In other words, they sounded a lot like Republicans. I mean, without the sideshow.

Trudy Ring focuses more on the policy differences that were discussed:

The candidates also discussed foreign policy, with Clinton touting her experience in this realm as secretary of State, and Sanders replying that judgment counts as well, once again criticizing Clinton for her vote in favor of the Iraq war when she was a U.S. senator from New York. But they had few substantive differences on foreign affairs, both emphasizing the need to build coalitions and saying they wouldn’t commit U.S. ground troops to fight the terrorist group ISIS but would be supportive of Middle Eastern countries’ efforts. Clinton did object to Sanders’s expressed desire to normalize relations with Iran, but Sanders stressed this is not something he would do right away; instead, he would take cautious steps in that direction.

A difference emerged on part of the supposed progressive litmus test, opposition to the death penalty. Both had reservations about how states implement it, but Clinton said she would keep it at the federal level for certain heinous crimes, such as Timothy McVeigh’s 1995 attack on the federal building in Oklahoma City, which killed 168 people.

Sanders said he opposes the death penalty because too many innocent people, especially members of minority groups, have been executed, and that “in a world of so much violence and killing, I just don’t believe that government itself should be part of the killing.”

Michael Tomaskey really enjoyed the debate, describing it as the best he has seen including “a few tough moments, a few tender moments” and he also thinks Clinton’s best argument against Sanders in New Hampshire may have emerged:

But here’s Clinton’s possible opening. Sanders’s foreign policy problems were real. He had no chops beyond saying I voted against Iraq. So Clinton can get at him on that. But: She should not make it a foreign policy argument explicitly. If she goes out there Friday and says “Senator Sanders isn’t prepared to deal with our complex world,” it’ll fall flat, because most Democratic primary voters don’t care about our complex world one-tenth as much as they care about evil banks and Wall Street.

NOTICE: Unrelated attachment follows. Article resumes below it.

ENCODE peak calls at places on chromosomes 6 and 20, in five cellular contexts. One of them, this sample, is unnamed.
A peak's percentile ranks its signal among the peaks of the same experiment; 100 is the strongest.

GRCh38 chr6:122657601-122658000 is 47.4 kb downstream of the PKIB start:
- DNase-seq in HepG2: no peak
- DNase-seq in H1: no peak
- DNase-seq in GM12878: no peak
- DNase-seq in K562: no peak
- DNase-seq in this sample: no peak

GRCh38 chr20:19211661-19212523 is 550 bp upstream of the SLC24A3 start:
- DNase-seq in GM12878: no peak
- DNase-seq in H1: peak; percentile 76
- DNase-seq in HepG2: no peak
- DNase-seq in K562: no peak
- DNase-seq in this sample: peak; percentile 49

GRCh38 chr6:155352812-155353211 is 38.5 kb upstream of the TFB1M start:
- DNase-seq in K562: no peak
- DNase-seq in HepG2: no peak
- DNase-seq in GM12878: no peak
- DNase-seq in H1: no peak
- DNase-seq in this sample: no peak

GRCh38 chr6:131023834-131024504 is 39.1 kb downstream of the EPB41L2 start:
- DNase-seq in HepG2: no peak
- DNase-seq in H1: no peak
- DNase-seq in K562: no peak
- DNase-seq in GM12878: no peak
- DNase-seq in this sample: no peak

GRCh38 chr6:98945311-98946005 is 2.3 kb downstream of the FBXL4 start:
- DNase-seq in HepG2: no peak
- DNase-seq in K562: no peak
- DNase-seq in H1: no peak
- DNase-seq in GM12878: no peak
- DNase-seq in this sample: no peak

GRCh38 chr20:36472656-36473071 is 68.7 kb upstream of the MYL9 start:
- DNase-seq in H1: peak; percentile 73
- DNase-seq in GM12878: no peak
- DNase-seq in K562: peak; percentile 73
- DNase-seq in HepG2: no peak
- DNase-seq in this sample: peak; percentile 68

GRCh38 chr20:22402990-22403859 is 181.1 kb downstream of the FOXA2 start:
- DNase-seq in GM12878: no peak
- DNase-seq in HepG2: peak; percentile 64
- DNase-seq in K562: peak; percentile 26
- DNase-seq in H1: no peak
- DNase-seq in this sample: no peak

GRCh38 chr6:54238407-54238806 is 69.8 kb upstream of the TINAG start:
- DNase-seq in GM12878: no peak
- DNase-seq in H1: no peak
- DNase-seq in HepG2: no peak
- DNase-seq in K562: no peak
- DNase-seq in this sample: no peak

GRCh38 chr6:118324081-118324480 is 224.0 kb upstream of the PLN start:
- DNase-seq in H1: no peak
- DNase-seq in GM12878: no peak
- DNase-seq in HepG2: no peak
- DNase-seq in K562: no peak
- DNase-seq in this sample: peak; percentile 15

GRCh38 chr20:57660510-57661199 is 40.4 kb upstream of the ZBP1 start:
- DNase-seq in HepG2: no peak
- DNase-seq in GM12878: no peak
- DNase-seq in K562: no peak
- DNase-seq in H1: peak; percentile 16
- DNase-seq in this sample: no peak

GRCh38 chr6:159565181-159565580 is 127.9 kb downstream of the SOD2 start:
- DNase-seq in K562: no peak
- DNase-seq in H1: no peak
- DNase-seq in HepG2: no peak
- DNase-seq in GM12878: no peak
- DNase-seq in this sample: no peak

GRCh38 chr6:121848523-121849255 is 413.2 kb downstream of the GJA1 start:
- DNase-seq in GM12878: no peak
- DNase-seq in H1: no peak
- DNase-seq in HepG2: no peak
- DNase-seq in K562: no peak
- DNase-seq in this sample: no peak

However, they do care, being good liberals, about basic competence and levels of knowledge. So she needs to disguise her foreign policy argument (because most people feel kind of intimidated about foreign policy) as a ready-to-be-president argument. Because ready-to-be-president is code for Sanders’s lack of knowledge about foreign policy, but other things as well: the fact that he hasn’t ever had to take on the right in the way she has, the fact that he’s never been through the media grist mill in the way she has, and so on. It’s not an electability argument. It’s different. It’s about who can handle the job. Foreign policy is the avenue into it.

The clear distinctions being drawn between Sanders and Clinton during the debate were described differently by different viewers, although everyone agrees the Democrats have a pretty clear choice in this primary. Gerald F. Seib sees it in terms of a doer vs. a dreamer:

Former Secretary of State Hillary Clinton is the doer. She stressed her experience, her desire to set achievable goals and her ability to work the system successfully to achieve them. There are limits to what can be done, she seemed to be saying, and it is better to work all the way to those limits rather than play Don Quixote, tilting at windmills, and ultimately fail.

Let’s go down a path where we can actually tell people what we will do,” she said. “A progressive is someone who makes progress. That’s what I intend to do.”

Sen. Bernie Sanders (I., Vt.) is the dreamer. If the system sets limits, he argued, don’t accept the limits, but instead smash the system. Wage a political “revolution”–a word he uses without reservation, and repeatedly–for government-guaranteed health care for all, for free college education, for a giant leap in the minimum wage.

And he has a simple unifying theory of why this all hasn’t happened already: a “corrupt” campaign-finance system that allows corporate interests who would lose in a changed world stand in the way. Change campaign finance and all becomes possible.

Josh Marshal saw it in terms of mutually inclusive issues of electability and vision for the future and in the context of an increasingly challenging campaign for both candidates: